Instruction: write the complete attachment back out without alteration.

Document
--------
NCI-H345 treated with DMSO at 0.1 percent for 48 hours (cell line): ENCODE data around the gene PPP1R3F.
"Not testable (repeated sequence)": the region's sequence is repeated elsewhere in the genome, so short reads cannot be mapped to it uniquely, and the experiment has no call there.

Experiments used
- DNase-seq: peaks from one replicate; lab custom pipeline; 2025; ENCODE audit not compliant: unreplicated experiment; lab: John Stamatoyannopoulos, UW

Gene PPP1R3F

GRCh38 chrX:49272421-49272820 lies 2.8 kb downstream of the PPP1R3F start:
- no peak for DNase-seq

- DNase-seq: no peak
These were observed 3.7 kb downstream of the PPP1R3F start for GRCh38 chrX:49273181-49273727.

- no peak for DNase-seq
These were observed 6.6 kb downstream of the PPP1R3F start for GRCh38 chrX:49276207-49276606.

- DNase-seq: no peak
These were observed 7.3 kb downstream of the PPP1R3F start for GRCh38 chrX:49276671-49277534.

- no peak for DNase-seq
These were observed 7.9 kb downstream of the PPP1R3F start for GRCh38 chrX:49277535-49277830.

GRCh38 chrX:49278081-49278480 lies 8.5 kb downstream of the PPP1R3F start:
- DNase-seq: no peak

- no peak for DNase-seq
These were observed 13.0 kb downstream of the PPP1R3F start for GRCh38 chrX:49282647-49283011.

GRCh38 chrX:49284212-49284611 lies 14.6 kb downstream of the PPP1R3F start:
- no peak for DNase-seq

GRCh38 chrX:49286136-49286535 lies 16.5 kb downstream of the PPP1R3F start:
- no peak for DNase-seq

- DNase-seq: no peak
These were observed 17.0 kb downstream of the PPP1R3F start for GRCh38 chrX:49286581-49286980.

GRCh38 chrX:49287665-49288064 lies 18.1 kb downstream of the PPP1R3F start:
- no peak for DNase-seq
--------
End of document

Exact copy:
NCI-H345 treated with DMSO at 0.1 percent for 48 hours (cell line): ENCODE data around the gene PPP1R3F.
"Not testable (repeated sequence)": the region's sequence is repeated elsewhere in the genome, so short reads cannot be mapped to it uniquely, and the experiment has no call there.

Experiments used
- DNase-seq: peaks from one replicate; lab custom pipeline; 2025; ENCODE audit not compliant: unreplicated experiment; lab: John Stamatoyannopoulos, UW

Gene PPP1R3F

GRCh38 chrX:49272421-49272820 lies 2.8 kb downstream of the PPP1R3F start:
- no peak for DNase-seq

- DNase-seq: no peak
These were observed 3.7 kb downstream of the PPP1R3F start for GRCh38 chrX:49273181-49273727.

- no peak for DNase-seq
These were observed 6.6 kb downstream of the PPP1R3F start for GRCh38 chrX:49276207-49276606.

- DNase-seq: no peak
These were observed 7.3 kb downstream of the PPP1R3F start for GRCh38 chrX:49276671-49277534.

- no peak for DNase-seq
These were observed 7.9 kb downstream of the PPP1R3F start for GRCh38 chrX:49277535-49277830.

GRCh38 chrX:49278081-49278480 lies 8.5 kb downstream of the PPP1R3F start:
- DNase-seq: no peak

- no peak for DNase-seq
These were observed 13.0 kb downstream of the PPP1R3F start for GRCh38 chrX:49282647-49283011.

GRCh38 chrX:49284212-49284611 lies 14.6 kb downstream of the PPP1R3F start:
- no peak for DNase-seq

GRCh38 chrX:49286136-49286535 lies 16.5 kb downstream of the PPP1R3F start:
- no peak for DNase-seq

- DNase-seq: no peak
These were observed 17.0 kb downstream of the PPP1R3F start for GRCh38 chrX:49286581-49286980.

GRCh38 chrX:49287665-49288064 lies 18.1 kb downstream of the PPP1R3F start:
- no peak for DNase-seq